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United States v. Nelson

United States District Court, D. Kansas

October 4, 2017

UNITED STATES OF AMERICA, Plaintiff,
v.
STEPHEN M. NELSON, Defendant.

          MEMORANDUM AND ORDER

          JULIE A. ROBINSON, UNITED STATES DISTRICT JUDGE

         This matter comes to the Court on remand from the Tenth Circuit, which vacated this Court's denial of Defendant's motion to suppress because the Tenth Circuit found that the protective sweep doctrine did not support the Deputy United States Marshal's search for Defendant's weapon.[1] The Tenth Circuit also remanded to this Court for further proceedings to “determine, on the basis of the evidence already in the record, whether the deputies exceeded the scope of [Antonio] Bradley's consent when they continued searching his residence after they arrested [Defendant].”[2] As described more fully below, the Court finds that the deputies exceeded the scope of Mr. Bradley's consent when they continued searching the house after Defendant's arrest. Accordingly, the Court grants Defendant's motion to suppress.

         I. Relevant Facts

         In December 2014, Defendant's probation officer obtained an arrest warrant based on Defendant's violation of the terms of his supervised release in another case. Deputy United States Marshal (“DUSM”) Jovan Archuleta contacted Antonio Bradley after learning that Defendant occasionally stayed at the Bradleys' home with Alexandra (“Allie”) Bradley, Mr. Bradley's daughter. DUSM Archuleta encouraged Mr. Bradley to contact him if he saw Defendant, and Mr. Bradley agreed.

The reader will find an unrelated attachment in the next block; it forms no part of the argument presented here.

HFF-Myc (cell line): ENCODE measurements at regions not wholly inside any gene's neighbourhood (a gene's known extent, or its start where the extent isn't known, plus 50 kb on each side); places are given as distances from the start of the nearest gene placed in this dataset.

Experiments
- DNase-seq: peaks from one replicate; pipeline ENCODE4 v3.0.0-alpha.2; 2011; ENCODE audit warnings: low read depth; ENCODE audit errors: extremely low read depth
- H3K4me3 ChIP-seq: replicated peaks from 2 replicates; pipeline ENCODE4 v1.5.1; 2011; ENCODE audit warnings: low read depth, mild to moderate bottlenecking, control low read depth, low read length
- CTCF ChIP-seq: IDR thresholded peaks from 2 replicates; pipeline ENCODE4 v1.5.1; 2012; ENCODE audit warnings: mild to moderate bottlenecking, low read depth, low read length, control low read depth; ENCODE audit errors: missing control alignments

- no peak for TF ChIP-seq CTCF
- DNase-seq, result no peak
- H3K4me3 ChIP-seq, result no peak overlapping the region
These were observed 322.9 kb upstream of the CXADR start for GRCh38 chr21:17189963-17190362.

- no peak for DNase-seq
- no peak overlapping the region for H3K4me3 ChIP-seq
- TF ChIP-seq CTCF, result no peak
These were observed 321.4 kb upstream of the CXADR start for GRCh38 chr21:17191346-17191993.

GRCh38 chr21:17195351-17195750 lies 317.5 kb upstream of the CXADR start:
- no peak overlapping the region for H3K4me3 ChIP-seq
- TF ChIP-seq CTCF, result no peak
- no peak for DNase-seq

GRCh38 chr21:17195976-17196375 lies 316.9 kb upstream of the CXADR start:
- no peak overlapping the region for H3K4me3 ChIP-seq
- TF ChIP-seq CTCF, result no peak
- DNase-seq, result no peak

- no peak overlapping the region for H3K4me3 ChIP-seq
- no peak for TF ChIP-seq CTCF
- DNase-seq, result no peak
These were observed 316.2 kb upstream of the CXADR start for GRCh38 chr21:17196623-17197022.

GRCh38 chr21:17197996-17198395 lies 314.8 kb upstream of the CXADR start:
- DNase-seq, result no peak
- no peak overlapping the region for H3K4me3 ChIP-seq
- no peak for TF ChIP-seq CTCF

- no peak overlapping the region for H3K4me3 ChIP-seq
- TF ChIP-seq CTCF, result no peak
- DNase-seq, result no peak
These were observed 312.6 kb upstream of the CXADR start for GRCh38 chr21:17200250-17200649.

On May 2, 2015, Mr. Bradley called DUSM Archuleta and informed him that Defendant was at the house. Mr. Bradley testified as follows concerning his conversation with DUSM Archuleta:

A. I told him he was over there.
Q. Okay.
A. Then he called me back. He said, “Well, I got somebody, is it okay?” I said, “Go on, you can go in the house.”
Q. Okay. So you gave the U.S. marshals permission to go inside your house?
A. Uh-huh.
Q. And did you give the U.S. marshals permission to go in there and search for him and try to find him?
A. Yeah. I told them they can go find him. He's in my house.
Q. Okay. And with that authorization that you gave them, were you giving them authorization to do anything reasonable they needed to do to safely effectuate that arrest or to ...

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